The last Titan to hit 20+ home runs was Ryan Owens (23) in 1999. You’ll notice that year 1999, BBCOR bats had not come into play. That happened in 2011. Since the 2011 BBCOR mandate, Scotty Hurst leads the Titans, hitting 12 homers in the 2017 season. Of those 12 homers, four of them came in the same game vs. Cal State Northridge on May 20, 2017. Predicting 20 home runs for Bobo is bold but it’s not unheard of to hit that many in today’s day and age.

Last season’s Golden Spikes Award winner, Ivan Melendez of Texas, belted 32 home runs. 37 other players beyond Melendez hit 20 or more. It’s not beyond the pale to think a player in 2023 can hit 20+ home runs in the age of BBCOR bats. If Bobo can stay healthy and in the line-up daily, pray for the wildlife in the Fullerton Arboretum when he’s at-bat. They could have some whistling projectiles coming from the vicinity of home plate quite often.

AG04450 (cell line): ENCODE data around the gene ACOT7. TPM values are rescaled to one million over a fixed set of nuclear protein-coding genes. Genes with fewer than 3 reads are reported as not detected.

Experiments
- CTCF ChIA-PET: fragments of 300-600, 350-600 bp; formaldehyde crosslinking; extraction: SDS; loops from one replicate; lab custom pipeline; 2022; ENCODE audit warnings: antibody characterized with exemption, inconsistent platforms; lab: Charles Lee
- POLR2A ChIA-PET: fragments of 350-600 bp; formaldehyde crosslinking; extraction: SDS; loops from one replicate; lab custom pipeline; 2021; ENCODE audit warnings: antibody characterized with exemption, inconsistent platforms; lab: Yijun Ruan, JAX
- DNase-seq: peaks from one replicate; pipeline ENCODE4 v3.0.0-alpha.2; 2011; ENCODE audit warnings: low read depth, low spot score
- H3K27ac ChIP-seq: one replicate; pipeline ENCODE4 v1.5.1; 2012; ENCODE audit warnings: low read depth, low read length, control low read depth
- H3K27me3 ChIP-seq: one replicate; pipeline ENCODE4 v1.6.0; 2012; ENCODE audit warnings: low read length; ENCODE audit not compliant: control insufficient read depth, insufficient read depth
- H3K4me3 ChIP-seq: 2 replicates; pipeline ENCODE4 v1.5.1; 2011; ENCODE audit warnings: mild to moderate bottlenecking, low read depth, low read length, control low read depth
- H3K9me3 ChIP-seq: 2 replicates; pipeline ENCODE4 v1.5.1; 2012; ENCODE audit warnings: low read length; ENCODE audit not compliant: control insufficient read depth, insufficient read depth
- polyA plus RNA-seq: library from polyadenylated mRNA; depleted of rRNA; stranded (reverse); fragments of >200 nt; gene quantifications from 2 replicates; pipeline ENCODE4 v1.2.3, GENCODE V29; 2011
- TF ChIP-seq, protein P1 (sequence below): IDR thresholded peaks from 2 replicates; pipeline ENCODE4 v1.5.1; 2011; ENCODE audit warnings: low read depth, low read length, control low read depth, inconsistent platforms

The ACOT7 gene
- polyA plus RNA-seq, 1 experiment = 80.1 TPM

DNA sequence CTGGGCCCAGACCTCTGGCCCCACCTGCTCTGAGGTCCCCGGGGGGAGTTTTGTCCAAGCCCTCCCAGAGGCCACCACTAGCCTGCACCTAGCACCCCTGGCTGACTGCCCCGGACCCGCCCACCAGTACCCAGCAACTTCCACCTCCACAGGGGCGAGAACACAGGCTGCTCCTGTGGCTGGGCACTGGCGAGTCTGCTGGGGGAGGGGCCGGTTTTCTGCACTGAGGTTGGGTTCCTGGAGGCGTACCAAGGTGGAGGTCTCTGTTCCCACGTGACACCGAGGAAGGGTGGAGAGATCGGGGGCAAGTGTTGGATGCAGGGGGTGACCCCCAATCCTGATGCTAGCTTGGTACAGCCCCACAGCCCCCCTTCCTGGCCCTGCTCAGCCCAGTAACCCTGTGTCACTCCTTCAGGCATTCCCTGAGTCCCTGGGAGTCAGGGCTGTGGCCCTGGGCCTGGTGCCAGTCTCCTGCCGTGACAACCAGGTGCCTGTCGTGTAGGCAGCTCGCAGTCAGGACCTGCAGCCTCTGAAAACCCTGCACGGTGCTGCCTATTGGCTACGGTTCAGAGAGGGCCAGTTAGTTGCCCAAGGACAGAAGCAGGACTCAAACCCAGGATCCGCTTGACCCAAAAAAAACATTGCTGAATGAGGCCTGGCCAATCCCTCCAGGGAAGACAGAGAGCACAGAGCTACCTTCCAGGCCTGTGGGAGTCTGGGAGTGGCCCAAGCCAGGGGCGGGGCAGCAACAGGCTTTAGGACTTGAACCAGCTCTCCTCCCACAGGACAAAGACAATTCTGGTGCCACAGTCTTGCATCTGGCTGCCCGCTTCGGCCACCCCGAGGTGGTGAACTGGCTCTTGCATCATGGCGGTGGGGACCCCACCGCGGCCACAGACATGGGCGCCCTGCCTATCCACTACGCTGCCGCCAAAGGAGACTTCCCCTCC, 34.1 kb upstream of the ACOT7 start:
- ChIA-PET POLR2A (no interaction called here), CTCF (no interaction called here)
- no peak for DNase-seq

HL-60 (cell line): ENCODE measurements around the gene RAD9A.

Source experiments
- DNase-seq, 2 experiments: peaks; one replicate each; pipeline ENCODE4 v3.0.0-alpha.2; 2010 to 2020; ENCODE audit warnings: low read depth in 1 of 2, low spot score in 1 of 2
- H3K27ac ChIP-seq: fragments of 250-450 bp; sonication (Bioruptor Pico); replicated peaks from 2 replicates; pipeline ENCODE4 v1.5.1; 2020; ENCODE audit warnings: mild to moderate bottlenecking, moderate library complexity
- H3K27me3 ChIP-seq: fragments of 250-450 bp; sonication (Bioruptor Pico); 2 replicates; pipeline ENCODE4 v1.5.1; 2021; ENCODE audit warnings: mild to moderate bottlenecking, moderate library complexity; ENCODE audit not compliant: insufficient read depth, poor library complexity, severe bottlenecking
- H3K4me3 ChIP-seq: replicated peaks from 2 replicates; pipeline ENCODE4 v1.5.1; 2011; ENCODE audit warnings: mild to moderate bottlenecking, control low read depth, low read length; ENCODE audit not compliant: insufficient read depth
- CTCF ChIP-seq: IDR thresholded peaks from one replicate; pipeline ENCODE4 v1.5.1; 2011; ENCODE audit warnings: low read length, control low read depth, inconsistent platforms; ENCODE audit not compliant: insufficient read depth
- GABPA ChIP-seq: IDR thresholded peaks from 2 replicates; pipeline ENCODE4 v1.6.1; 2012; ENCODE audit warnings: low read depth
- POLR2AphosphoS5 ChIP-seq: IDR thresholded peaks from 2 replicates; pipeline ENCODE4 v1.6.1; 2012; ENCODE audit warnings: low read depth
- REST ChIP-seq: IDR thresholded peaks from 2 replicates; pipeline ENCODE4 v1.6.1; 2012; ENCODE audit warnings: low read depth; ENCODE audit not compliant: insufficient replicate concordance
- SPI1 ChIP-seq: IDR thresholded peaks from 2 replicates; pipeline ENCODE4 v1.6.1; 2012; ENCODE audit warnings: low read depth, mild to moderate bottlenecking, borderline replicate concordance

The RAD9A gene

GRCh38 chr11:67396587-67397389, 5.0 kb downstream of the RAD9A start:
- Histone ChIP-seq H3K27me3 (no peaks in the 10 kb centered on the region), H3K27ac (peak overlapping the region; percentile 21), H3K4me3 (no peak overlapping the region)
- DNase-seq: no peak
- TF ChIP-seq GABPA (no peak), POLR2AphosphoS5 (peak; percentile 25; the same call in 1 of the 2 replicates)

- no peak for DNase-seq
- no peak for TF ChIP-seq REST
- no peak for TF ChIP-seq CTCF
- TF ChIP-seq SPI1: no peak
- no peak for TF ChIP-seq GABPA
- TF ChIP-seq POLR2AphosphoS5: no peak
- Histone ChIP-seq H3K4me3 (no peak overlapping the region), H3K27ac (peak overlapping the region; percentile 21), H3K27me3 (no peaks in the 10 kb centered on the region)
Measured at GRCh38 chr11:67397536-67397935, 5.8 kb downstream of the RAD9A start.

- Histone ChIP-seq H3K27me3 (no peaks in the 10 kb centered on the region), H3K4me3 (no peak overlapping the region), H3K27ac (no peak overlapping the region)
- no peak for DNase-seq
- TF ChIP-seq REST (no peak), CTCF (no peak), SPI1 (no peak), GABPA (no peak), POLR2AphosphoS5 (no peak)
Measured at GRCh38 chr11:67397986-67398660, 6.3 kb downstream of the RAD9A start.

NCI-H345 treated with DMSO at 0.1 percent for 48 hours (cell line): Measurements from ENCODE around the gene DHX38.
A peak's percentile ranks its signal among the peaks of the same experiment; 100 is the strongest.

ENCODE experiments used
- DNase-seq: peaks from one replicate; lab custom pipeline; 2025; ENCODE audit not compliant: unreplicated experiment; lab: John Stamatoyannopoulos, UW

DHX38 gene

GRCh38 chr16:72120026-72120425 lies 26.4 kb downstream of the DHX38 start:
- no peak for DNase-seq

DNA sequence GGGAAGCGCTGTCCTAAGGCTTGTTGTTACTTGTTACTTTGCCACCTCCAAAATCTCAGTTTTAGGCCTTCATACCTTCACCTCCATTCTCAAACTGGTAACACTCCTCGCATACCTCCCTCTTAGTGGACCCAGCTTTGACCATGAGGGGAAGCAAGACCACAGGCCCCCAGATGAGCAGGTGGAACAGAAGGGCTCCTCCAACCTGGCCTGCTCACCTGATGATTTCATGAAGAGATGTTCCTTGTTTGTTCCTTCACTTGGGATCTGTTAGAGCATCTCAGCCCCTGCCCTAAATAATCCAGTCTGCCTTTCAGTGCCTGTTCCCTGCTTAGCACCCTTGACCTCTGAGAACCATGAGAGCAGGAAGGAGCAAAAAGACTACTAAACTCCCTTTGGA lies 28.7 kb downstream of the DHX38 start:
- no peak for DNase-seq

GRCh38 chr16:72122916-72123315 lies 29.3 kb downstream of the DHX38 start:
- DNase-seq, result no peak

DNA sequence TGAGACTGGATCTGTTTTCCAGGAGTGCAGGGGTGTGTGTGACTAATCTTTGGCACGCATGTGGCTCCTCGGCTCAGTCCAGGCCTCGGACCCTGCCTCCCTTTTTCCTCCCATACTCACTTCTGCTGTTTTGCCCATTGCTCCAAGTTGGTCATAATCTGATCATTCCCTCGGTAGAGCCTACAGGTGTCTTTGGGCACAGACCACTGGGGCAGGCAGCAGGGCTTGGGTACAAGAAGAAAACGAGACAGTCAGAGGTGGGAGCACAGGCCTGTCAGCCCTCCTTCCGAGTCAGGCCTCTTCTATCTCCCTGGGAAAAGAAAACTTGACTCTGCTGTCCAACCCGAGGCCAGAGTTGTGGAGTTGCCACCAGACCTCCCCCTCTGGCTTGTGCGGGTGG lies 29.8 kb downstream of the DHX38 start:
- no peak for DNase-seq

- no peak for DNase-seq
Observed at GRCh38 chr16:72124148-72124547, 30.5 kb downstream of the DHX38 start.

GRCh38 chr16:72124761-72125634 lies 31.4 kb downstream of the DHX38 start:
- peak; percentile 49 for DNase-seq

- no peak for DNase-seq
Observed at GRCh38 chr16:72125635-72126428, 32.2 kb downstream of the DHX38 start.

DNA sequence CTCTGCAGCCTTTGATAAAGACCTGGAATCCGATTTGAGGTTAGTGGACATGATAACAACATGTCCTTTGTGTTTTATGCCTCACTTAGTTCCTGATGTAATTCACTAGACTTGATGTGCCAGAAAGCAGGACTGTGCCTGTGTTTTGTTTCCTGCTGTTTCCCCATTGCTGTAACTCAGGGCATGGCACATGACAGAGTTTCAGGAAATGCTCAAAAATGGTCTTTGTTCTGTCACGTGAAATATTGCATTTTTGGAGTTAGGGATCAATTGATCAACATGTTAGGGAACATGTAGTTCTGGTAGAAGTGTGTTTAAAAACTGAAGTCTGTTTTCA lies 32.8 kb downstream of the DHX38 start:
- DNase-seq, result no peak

Beyond Bobo at DH, any of the players that are not locked into a specific position could fill this role. Carter White comes to mind if he will not start in the outfield. Possibly one of the promising young freshman could cut their D1 teeth as the Designated Hitter. Luke Mistone, Max Ortega, Jack Vanoncini or Draven Nushida could all hold down this spot. With only nine hitters allowed in the line-up, the coaches have a difficult choice to make on which nine they choose to put on the line-up card.

Jason Dietrich dugout
Jason Dietrich in the dugout during the Alumni Game.
(Photo courtesy of Katie Albertson / Titan Athletics)


As we predicted in the Projected 2023 Titan Baseball Roster – Pitchers preview, the arms should be improved and continue to chip away at that team ERA. If they can lower the ERA by just another point and the batters just maintain their numbers from last year, the Titans could win 30+ games in 2023. The Titans lost 11 games with a run differential of just one run last year. Turn those losses into wins and the Titans would have had a 30+ season. Knowing baseball, confidence and momentum, had some of those losses turned to wins, other larger losses may not have happened due to the team’s high confidence.